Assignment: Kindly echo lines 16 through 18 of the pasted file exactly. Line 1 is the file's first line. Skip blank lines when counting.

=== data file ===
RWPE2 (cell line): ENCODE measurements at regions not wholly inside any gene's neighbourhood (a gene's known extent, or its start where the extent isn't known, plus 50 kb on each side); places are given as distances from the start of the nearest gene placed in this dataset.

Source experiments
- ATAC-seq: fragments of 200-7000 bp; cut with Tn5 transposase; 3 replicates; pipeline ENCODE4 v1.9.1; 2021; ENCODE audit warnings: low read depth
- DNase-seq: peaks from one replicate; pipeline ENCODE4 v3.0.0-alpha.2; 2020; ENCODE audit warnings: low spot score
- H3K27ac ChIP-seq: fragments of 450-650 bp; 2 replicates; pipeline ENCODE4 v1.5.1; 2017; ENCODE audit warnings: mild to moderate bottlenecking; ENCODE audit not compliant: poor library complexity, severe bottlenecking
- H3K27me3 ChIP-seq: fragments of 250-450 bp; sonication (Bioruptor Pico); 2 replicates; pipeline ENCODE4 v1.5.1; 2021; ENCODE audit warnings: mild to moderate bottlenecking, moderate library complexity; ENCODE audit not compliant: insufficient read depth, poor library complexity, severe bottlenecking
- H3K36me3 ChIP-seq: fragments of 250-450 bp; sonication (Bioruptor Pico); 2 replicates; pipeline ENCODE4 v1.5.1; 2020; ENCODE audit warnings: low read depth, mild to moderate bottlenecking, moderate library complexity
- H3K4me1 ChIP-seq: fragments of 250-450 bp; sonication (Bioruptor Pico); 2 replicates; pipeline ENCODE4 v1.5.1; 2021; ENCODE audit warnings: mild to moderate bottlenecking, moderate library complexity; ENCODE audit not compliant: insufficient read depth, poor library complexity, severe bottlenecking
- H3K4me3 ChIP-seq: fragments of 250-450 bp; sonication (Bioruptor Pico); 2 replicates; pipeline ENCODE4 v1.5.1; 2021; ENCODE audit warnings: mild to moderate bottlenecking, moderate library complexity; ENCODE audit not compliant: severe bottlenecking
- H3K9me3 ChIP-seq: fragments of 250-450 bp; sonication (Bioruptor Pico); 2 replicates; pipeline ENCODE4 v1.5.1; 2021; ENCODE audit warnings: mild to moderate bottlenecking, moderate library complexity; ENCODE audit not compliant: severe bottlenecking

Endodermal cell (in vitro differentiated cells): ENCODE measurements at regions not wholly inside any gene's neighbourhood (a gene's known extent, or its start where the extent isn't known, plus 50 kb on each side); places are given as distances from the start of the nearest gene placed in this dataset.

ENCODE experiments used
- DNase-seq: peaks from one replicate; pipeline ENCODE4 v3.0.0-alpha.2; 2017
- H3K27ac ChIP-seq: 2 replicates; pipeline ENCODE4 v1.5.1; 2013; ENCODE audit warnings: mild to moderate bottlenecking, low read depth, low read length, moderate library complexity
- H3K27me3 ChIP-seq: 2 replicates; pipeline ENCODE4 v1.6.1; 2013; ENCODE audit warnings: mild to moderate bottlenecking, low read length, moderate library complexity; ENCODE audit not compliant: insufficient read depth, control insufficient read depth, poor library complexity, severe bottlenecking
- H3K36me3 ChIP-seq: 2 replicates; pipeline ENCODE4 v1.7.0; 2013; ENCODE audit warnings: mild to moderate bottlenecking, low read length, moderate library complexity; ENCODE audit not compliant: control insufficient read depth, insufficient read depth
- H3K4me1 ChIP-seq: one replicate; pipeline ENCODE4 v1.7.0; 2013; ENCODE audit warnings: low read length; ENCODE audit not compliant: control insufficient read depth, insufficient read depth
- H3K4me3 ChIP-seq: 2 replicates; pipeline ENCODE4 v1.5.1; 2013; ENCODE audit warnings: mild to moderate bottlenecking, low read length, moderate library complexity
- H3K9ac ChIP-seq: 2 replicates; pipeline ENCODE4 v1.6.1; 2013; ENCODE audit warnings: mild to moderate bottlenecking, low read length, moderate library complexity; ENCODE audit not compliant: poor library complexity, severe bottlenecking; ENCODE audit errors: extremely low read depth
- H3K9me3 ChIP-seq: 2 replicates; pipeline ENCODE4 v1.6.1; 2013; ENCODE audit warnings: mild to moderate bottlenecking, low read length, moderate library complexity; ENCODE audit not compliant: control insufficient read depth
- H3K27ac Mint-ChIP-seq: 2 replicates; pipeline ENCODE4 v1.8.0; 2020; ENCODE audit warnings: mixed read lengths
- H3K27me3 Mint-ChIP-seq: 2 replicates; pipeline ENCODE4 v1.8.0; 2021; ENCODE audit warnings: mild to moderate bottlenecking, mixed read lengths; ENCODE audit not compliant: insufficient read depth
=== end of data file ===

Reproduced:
- H3K36me3 ChIP-seq: 2 replicates; pipeline ENCODE4 v1.7.0; 2013; ENCODE audit warnings: mild to moderate bottlenecking, low read length, moderate library complexity; ENCODE audit not compliant: control insufficient read depth, insufficient read depth
- H3K4me1 ChIP-seq: one replicate; pipeline ENCODE4 v1.7.0; 2013; ENCODE audit warnings: low read length; ENCODE audit not compliant: control insufficient read depth, insufficient read depth
- H3K4me3 ChIP-seq: 2 replicates; pipeline ENCODE4 v1.5.1; 2013; ENCODE audit warnings: mild to moderate bottlenecking, low read length, moderate library complexity